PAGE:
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Fixing BindingList<T> Deserialization

, 22 Jul 2007
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BindingList is flawed with regard to serialization. A flaw in the SDK prevents PropertyChanged events from INotifyPropertyChanged instances from getting rewired on deserialization. Here's a solution to fix the problem.

Introduction

I've blogged before about the benefit of using C# INotifyPropertyChanged with BindingList<T>. BindingList<T> automatically fires ListChanged events whenever list items get added, removed, or reordered. But, there's an additional ListChanged event type: ItemChanged. This event type is fired whenever a property on any list item changes. However, this event won't fire automatically unless your list items implement the INotifyPropertyChanged interface.

The mechanism here is the C# BindingList<T> that detects the INotifyPropertyChanged interface on list items as they get added. The list wires a delegate to listen to PropertyChanged events on all of the list items. These events are then translated into the ListChanged events we're looking for.

Trouble comes when you serialize and deserialize your list. Perhaps you're reading stored objects from a file, or you're receiving them over a remote connection. Because C# event handlers are not serializable, the BindingList's listener connections are lost during the serialization process for subtypes, and they don't get rewired when the list is deserialized. It's straightforward to do that, but the implementation is missing from the .NET SDK, so we have to write it ourselves.

Interestingly, this problem doesn't show up with concrete instances of BindingList<T> – only its subtypes. Why would you ever want to extend BindingList<T>? Perhaps it's to add domain specific features, or perhaps it's to add generic sorting capabilities like the SortableBindingList<T> class described in this great article by Michael Weinhardt.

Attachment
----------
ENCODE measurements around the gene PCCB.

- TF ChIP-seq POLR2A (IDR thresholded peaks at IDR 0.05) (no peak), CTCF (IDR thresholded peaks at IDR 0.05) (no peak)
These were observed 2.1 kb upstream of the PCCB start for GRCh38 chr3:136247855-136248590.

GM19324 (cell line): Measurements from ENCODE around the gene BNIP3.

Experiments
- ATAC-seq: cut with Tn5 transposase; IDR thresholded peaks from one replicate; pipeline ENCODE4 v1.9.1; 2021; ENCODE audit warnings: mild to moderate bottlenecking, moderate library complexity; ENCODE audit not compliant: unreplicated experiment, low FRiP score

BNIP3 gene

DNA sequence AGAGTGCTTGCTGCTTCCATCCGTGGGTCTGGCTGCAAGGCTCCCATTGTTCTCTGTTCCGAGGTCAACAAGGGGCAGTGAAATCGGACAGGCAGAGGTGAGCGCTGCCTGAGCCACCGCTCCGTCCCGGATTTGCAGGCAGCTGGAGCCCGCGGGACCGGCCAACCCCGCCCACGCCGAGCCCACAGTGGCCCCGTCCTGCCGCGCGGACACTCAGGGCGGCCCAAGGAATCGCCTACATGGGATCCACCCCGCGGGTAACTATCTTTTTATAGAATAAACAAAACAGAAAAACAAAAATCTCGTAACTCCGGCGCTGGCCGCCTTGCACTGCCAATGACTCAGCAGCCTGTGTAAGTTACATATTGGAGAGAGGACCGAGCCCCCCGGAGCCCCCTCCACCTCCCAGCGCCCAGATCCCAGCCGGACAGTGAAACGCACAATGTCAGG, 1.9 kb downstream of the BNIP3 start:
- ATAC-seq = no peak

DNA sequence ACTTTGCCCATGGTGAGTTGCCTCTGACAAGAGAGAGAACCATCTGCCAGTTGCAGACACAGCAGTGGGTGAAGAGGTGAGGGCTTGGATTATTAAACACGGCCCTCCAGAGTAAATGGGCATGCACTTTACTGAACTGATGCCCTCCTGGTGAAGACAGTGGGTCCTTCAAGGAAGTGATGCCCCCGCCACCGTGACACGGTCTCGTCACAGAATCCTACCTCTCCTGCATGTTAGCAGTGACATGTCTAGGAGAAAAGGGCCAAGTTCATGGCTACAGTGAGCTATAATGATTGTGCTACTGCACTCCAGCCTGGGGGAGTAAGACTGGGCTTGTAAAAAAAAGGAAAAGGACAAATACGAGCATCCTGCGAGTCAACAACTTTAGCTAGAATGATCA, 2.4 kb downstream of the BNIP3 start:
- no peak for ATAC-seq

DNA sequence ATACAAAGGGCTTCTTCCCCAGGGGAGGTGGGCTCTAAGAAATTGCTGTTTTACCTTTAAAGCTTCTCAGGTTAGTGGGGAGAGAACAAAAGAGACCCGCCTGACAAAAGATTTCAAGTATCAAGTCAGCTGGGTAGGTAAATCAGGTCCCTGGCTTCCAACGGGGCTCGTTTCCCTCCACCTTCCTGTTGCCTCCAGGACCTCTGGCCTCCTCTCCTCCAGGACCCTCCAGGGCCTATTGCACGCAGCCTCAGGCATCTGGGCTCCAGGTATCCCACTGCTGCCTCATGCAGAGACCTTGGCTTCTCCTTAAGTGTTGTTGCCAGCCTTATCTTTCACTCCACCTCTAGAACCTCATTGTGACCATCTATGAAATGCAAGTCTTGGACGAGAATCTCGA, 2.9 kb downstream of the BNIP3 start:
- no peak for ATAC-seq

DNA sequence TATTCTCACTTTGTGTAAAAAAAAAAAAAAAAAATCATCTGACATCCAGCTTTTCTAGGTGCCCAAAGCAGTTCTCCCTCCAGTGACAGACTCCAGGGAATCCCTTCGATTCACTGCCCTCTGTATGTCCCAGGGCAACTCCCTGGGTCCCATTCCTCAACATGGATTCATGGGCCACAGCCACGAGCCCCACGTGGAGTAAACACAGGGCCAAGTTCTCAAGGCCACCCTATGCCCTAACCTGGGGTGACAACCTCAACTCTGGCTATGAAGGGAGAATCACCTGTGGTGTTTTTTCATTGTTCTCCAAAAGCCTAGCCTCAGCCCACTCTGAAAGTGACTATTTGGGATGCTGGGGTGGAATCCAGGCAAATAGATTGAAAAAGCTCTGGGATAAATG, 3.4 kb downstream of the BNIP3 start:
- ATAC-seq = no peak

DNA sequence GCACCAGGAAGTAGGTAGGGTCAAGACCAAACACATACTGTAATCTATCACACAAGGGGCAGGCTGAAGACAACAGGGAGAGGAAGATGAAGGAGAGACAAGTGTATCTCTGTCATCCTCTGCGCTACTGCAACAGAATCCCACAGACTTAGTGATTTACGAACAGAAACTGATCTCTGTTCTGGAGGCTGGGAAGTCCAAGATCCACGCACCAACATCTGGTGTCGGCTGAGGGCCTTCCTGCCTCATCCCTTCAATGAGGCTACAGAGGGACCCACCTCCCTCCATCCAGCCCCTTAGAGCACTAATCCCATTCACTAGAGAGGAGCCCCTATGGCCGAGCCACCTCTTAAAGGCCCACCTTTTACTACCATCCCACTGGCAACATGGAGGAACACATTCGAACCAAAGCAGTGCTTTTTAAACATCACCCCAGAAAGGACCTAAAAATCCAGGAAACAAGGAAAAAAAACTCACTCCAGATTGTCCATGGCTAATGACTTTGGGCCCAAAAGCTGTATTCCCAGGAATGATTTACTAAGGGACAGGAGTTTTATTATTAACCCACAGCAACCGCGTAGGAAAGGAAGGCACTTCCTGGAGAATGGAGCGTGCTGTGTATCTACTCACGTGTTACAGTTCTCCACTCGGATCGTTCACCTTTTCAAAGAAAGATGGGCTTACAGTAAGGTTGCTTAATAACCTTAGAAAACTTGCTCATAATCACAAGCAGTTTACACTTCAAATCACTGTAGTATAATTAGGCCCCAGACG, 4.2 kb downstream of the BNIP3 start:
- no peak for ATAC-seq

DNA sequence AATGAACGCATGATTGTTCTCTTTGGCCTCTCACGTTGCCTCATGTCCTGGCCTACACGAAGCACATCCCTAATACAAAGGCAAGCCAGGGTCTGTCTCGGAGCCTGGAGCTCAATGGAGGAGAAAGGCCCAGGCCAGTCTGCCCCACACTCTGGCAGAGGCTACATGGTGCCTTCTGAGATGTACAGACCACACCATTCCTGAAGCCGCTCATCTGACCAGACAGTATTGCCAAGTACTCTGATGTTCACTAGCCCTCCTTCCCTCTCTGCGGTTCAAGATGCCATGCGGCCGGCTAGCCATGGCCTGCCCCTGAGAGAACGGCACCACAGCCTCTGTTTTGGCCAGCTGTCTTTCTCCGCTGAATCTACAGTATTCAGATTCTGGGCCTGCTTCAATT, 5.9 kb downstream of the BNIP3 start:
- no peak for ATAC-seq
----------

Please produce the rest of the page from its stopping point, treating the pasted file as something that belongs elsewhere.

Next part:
Demonstrating the problem

First, let's look at an example that demonstrates how the deserialization problem occurs. We'll start with this little utility method that takes a generic object, serializes it to a MemoryStream, and then rebuilds a copy of the object by deserializing the output.

using System;
using System.IO;
using System.Runtime.Serialization.Formatters.Binary;

namespace FixBindingList
{
    public static class SerializeUtility
    {
        public static T SerializeAndDeserialize<T>(T obj)
        {
            T retval;

            using (MemoryStream outputStream = new MemoryStream())
            {
                // serialize the specified object to a memory stream
                BinaryFormatter formatter = new BinaryFormatter();
                formatter.Serialize(outputStream, obj);

                // reconstruct an object instance from the serialized data
                using (MemoryStream inputStream = 
                      new MemoryStream(outputStream.ToArray()))
                {
                    retval = (T)formatter.Deserialize(inputStream);
                }
            }
            return retval;
        }
    }
}

We're going to use this method to serialize, then deserialize, an extension to BindingList to test if it preserves event listeners. This is essentially what would happen if you sent the object over a remote connection or retrieved it from a file.

Next comes the item to add to the list. Let's create a simple bank Account class and have it implement INotifyPropertyChanged:

using System;
using System.ComponentModel;

namespace FixBindingList
{
    [Serializable]
    public class Account : INotifyPropertyChanged
    {
        private decimal balance;

        [field: NonSerialized]
        public event PropertyChangedEventHandler PropertyChanged;

        public decimal Balance
        {
            get
            {
                return balance;
            }
            set
            {
                balance = value;

                if (PropertyChanged != null)
                {
                    PropertyChanged(this, 
                      new PropertyChangedEventArgs("Balance"));
                }
            }
        }
    }
}